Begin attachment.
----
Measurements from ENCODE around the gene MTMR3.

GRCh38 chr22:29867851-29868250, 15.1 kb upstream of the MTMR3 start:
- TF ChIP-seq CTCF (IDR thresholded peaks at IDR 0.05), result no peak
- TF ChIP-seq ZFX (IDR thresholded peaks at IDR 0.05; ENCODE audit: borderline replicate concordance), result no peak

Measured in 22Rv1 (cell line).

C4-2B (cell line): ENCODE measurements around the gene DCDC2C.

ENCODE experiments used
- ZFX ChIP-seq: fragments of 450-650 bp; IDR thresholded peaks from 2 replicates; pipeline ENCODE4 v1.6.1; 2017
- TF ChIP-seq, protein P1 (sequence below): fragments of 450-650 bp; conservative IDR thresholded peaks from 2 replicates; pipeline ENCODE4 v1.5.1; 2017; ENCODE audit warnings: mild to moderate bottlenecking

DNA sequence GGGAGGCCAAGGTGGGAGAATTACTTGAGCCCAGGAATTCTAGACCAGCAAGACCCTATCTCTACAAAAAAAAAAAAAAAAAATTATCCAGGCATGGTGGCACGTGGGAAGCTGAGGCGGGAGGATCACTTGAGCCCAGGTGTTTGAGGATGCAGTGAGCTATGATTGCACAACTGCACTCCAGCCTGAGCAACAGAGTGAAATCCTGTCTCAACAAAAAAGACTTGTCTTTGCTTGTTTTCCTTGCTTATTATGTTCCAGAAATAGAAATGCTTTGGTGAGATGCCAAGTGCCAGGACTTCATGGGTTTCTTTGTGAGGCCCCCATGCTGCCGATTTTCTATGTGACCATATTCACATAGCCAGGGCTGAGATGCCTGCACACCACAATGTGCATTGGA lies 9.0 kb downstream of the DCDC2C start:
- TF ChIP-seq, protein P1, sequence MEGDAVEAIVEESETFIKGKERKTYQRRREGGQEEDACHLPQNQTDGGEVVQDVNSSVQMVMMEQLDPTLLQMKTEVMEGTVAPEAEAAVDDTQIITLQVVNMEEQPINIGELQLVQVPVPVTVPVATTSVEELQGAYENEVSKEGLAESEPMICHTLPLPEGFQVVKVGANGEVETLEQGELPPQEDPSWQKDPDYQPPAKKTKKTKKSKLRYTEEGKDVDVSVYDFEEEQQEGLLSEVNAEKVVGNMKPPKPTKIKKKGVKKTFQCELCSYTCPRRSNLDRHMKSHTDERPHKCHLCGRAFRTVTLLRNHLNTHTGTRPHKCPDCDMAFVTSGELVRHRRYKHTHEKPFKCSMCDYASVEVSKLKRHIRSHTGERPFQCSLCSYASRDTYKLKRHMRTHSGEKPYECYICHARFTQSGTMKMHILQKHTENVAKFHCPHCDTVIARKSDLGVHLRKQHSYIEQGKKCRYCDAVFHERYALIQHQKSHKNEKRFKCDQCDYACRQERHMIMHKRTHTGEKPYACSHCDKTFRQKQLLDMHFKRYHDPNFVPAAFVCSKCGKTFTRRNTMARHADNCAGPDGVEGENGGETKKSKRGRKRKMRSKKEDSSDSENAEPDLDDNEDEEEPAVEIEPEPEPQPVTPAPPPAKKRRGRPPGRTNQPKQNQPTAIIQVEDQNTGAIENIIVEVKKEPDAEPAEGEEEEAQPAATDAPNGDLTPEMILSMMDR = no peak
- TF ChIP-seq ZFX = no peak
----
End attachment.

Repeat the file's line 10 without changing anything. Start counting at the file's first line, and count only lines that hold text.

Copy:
DNA sequence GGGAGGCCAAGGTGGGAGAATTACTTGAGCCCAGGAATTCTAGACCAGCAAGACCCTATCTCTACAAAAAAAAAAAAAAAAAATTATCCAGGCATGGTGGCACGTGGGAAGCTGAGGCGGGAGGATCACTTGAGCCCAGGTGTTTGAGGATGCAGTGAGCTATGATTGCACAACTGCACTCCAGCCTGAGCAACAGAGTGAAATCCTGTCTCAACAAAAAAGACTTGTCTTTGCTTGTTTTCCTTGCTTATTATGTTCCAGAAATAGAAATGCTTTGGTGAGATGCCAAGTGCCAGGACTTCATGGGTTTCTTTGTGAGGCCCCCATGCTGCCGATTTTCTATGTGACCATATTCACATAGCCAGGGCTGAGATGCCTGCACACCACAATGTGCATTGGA lies 9.0 kb downstream of the DCDC2C start: